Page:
Stroke is one the most devastating and prevalent diseases, but efforts to limit the amount of tissue damaged in the acute phase have been disappointing, highlighting the need for effective therapeutic interventions after neurological damage has occurred. A major goal of the research in stroke rehabilitation is to harness the capacity of the brain to reorganize after neurological damage has occurred and thus ultimately lead to successful recovery of function. Data from animal and human models have suggested that sensory input plays an important role in motor output, possibly by influencing cortical plasticity. However, in spite of the advances to date, little is known about the extent to which sensory input in the form of peripheral nerve stimulation can be successfully combined to physical training. A new emerging approach called constraint induced therapy (CIT) is an intensive functional motor training and has produced promising results in the field of stroke rehabilitation. CIT involves restraining the unaffected arm with a sling or glove combined with intense task-oriented therapy of the affected side for six hours daily during 2 weeks. This pilot study will evaluate the effectiveness of sustained peripheral nerve stimulation coupled with functional motor training to improve hand motor function. While the functional motor training follows identical principles of CIT, the length of daily training will be shortened to 4 hours daily and thus the PIs will refer to it in this proposal as a modified CIT. Preliminary data for this study demonstrated that peripheral nerve stimulation results in increased cortical motor excitability in normal subjects. In addition, learning and use-dependent plasticity can be substantially enhanced by a single session of 2 hours of peripheral nerve stimulation in chronic stroke patients. The goal of this study is to test the hypothesis that stroke patients treated with upper extremity peripheral nerve stimulation preceding CIT (intervention group) will have improved hand motor function compared to a group receiving lower extremity peripheral nerve stimulation and CIT (control group). The PIs also expect that the degree of motor functional improvement will correlate with the increase of cortical motor map measured by transcranial magnetic stimulation. The long-range goals are: (a) to maximize the restoration of hand motor function after stroke and (b) to determine the impact of this intervention in activities of daily living and quality of life. ? ? ? ?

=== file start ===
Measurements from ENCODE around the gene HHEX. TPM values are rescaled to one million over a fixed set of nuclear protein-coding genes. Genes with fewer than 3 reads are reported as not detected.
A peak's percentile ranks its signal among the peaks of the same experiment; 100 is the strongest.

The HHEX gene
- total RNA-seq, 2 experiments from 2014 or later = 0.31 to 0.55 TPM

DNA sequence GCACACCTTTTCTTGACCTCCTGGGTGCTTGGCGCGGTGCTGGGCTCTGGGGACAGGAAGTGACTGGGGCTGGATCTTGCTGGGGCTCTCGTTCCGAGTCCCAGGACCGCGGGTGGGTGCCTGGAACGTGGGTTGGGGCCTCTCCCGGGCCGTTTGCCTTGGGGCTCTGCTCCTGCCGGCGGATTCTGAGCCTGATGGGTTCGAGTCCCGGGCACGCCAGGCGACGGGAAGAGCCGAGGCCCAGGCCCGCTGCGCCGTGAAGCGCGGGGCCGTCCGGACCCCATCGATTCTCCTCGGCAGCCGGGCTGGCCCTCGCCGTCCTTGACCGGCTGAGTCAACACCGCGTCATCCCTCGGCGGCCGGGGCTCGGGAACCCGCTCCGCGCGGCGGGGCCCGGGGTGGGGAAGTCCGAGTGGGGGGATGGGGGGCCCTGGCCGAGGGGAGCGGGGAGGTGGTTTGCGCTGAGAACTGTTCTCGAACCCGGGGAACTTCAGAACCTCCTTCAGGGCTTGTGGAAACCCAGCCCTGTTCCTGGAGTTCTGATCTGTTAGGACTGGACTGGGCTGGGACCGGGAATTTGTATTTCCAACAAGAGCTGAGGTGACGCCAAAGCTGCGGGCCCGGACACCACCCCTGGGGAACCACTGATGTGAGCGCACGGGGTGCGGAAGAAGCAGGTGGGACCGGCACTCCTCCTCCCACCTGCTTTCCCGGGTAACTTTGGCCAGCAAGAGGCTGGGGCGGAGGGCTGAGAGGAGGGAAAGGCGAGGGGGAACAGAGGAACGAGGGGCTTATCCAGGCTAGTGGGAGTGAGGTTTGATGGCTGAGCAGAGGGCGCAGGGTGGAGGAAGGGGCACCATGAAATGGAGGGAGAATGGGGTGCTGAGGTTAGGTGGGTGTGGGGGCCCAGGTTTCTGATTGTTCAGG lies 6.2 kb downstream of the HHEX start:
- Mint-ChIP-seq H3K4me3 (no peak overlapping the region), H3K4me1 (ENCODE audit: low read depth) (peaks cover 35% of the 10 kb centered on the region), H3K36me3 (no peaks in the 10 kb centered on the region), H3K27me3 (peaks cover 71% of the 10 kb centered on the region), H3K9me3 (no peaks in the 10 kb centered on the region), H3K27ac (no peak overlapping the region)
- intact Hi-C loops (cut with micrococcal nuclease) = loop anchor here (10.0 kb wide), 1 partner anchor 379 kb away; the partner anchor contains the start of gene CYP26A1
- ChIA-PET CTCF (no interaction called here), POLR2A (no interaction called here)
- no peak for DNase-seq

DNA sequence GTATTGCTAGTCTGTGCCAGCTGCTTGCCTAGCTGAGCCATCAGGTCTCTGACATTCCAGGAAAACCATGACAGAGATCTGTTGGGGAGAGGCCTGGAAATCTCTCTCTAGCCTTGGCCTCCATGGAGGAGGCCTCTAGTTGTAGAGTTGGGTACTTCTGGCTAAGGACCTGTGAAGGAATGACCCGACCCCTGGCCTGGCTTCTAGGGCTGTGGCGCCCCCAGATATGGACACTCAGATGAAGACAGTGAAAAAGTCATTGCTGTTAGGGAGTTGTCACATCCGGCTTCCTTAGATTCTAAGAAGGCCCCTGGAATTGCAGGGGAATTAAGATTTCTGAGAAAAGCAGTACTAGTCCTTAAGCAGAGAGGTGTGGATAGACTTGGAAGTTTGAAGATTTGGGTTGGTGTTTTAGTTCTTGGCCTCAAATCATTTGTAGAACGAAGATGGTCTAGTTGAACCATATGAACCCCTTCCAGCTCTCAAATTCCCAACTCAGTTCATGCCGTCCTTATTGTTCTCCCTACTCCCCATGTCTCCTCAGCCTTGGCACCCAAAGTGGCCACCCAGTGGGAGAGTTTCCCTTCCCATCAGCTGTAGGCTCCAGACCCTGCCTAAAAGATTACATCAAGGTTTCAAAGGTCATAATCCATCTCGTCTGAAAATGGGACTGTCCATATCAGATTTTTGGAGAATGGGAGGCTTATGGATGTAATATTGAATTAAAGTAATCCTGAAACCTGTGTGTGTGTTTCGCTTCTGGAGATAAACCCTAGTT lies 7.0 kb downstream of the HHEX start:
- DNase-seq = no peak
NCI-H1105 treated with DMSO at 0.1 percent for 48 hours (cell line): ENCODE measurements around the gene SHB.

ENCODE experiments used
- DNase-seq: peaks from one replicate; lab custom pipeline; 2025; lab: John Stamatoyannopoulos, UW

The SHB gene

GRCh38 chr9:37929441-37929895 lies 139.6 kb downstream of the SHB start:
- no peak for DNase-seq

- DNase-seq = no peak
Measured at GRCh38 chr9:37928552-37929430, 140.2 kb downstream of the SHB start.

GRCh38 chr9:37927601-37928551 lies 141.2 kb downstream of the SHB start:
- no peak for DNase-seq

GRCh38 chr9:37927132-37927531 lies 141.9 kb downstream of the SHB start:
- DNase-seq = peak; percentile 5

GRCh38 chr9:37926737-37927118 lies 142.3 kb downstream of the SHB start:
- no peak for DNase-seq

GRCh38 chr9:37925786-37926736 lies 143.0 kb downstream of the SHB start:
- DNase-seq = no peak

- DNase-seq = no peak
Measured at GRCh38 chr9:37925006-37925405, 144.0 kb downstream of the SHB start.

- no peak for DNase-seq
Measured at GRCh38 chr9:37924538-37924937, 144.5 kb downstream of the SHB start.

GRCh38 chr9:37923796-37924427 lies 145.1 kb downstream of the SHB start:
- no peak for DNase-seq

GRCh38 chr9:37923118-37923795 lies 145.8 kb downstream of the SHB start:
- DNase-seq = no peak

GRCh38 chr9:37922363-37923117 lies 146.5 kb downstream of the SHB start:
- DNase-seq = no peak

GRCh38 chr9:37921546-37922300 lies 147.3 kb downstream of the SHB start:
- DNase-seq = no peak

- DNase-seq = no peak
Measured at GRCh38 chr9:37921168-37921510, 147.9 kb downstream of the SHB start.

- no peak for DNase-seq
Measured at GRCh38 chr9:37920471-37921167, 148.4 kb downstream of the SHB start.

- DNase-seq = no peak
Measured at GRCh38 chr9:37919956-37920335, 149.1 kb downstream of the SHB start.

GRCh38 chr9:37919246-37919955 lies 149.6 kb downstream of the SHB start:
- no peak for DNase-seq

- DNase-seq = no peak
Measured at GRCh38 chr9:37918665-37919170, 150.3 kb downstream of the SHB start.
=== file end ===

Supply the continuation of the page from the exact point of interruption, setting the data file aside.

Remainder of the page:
National Institute of Health (NIH)
Eunice Kennedy Shriver National Institute of Child Health & Human Development (NICHD)
Small Research Grants (R03)
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Pediatrics Subcommittee (CHHD)
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Nitkin, Ralph M
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Wake Forest University Health Sciences
Schools of Medicine
United States
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Carrico, Cheryl; Chelette 2nd, Kenneth C; Westgate, Philip M et al. (2016) Randomized Trial of Peripheral Nerve Stimulation to Enhance Modified Constraint-Induced Therapy After Stroke. Am J Phys Med Rehabil 95:397-406